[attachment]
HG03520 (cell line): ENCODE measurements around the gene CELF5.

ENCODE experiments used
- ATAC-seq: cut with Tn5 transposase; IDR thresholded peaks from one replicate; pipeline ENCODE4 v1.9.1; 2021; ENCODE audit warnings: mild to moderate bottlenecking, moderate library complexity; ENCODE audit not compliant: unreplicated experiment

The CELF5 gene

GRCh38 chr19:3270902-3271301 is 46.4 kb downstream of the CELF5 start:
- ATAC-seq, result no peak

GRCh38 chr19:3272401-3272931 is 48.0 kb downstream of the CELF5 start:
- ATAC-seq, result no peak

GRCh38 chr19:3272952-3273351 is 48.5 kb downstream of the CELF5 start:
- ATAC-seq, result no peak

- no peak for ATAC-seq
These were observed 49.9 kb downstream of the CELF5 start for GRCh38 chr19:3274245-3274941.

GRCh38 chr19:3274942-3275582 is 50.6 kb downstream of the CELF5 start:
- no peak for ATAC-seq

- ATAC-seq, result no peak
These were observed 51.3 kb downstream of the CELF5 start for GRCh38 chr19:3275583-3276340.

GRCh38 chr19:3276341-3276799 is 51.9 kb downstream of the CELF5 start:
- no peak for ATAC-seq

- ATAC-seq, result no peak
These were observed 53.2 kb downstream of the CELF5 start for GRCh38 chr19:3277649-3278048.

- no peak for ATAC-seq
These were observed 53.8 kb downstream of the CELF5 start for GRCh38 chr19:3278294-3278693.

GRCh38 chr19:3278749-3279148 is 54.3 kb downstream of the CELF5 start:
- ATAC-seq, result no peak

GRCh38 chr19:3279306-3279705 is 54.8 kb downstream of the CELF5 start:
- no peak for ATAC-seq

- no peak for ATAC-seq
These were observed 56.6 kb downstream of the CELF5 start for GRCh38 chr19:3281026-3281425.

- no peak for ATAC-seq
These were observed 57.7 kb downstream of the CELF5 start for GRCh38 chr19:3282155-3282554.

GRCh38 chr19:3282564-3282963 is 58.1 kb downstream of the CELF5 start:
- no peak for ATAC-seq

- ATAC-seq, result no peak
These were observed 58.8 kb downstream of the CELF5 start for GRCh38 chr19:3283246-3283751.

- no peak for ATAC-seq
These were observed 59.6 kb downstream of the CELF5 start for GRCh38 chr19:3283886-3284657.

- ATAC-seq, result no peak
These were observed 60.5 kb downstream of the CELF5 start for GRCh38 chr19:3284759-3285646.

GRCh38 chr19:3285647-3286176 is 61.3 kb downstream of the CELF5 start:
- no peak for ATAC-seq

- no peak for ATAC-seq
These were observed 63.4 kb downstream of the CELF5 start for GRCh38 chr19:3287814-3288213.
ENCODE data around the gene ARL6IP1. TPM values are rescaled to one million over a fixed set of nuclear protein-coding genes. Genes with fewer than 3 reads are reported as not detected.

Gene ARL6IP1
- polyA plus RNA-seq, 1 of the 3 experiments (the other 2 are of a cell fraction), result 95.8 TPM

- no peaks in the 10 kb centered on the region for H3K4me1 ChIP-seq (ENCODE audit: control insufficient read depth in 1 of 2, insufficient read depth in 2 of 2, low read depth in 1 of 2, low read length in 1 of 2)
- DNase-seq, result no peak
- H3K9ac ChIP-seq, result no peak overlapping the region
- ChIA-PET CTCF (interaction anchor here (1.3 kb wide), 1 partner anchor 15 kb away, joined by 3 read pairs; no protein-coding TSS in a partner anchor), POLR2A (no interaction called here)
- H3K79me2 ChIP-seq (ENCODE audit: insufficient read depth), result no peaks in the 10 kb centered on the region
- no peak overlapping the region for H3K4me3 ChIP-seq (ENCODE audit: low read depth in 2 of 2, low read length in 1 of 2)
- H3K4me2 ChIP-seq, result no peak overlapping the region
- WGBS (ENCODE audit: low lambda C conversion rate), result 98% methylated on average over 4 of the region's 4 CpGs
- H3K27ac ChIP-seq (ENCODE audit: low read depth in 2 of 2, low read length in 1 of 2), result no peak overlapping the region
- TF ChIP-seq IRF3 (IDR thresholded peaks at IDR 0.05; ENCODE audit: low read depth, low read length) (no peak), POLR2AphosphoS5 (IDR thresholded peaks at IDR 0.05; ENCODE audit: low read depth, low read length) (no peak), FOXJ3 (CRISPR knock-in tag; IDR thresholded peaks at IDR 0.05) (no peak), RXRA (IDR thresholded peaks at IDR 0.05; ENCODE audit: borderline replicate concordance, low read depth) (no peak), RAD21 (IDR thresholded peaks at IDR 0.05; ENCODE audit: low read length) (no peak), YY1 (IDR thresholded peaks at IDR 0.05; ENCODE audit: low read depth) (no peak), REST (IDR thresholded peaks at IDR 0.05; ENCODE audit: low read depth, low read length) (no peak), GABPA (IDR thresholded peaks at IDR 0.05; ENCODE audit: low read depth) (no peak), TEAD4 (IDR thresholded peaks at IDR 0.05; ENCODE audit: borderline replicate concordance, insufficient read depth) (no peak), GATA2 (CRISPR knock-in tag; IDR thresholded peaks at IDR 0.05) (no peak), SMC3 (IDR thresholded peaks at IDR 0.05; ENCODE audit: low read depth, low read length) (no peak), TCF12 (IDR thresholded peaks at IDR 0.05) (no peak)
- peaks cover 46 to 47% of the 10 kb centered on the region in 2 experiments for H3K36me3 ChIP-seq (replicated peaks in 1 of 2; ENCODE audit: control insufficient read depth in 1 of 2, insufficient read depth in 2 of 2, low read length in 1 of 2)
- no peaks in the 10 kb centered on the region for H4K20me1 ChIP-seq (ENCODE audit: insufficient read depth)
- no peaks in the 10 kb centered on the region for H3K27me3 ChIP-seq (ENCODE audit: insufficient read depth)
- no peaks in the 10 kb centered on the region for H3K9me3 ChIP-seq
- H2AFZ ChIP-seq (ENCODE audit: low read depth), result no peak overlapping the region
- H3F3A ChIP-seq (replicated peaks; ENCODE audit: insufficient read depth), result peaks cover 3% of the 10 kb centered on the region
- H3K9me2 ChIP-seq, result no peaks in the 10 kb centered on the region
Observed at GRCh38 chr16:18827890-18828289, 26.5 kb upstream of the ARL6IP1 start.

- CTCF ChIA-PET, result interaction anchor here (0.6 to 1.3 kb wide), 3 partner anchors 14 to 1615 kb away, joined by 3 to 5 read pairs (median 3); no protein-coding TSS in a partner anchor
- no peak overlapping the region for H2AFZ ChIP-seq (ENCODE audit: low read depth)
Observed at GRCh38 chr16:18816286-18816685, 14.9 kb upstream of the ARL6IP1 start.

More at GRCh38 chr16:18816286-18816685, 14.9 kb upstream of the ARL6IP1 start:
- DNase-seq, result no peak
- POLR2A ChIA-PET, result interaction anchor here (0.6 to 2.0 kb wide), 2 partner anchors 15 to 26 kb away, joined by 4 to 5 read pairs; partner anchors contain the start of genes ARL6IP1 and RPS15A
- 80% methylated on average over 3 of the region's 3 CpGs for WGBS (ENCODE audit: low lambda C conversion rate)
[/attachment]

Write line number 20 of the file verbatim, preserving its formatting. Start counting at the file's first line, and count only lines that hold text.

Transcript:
These were observed 53.2 kb downstream of the CELF5 start for GRCh38 chr19:3277649-3278048.